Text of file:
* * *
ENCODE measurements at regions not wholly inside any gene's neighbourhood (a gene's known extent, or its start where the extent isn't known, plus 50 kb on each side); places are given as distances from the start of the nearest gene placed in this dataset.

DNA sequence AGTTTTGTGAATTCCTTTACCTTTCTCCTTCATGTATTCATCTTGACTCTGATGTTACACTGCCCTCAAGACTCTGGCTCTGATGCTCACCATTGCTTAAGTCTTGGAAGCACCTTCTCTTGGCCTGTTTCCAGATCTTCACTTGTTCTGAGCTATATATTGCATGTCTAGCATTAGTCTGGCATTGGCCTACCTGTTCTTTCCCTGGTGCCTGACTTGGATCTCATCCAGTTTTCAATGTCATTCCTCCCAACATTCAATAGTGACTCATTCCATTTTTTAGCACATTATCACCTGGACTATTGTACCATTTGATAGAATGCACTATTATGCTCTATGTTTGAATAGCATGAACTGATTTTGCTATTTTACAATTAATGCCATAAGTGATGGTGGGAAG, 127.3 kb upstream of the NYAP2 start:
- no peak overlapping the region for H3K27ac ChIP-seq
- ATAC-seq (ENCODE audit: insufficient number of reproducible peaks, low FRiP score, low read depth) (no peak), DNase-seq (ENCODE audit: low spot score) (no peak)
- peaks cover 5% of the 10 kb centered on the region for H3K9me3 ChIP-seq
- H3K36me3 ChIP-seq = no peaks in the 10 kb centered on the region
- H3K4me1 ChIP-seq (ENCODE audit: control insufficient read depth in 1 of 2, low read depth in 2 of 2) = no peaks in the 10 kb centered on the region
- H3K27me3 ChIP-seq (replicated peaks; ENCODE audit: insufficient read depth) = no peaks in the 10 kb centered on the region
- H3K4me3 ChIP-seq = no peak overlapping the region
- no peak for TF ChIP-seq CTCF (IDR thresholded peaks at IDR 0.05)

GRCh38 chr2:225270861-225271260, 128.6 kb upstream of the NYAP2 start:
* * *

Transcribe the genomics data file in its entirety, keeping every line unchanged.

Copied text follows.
ENCODE measurements at regions not wholly inside any gene's neighbourhood (a gene's known extent, or its start where the extent isn't known, plus 50 kb on each side); places are given as distances from the start of the nearest gene placed in this dataset.

DNA sequence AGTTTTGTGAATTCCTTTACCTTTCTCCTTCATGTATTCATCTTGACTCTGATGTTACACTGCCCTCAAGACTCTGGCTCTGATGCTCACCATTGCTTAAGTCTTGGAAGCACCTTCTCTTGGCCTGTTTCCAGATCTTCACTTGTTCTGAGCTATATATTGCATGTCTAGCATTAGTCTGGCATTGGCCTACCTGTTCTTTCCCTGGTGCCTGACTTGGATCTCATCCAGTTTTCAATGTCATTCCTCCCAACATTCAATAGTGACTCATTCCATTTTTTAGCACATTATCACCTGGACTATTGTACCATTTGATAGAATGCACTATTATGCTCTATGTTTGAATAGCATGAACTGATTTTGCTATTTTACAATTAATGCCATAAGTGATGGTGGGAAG, 127.3 kb upstream of the NYAP2 start:
- no peak overlapping the region for H3K27ac ChIP-seq
- ATAC-seq (ENCODE audit: insufficient number of reproducible peaks, low FRiP score, low read depth) (no peak), DNase-seq (ENCODE audit: low spot score) (no peak)
- peaks cover 5% of the 10 kb centered on the region for H3K9me3 ChIP-seq
- H3K36me3 ChIP-seq = no peaks in the 10 kb centered on the region
- H3K4me1 ChIP-seq (ENCODE audit: control insufficient read depth in 1 of 2, low read depth in 2 of 2) = no peaks in the 10 kb centered on the region
- H3K27me3 ChIP-seq (replicated peaks; ENCODE audit: insufficient read depth) = no peaks in the 10 kb centered on the region
- H3K4me3 ChIP-seq = no peak overlapping the region
- no peak for TF ChIP-seq CTCF (IDR thresholded peaks at IDR 0.05)

GRCh38 chr2:225270861-225271260, 128.6 kb upstream of the NYAP2 start: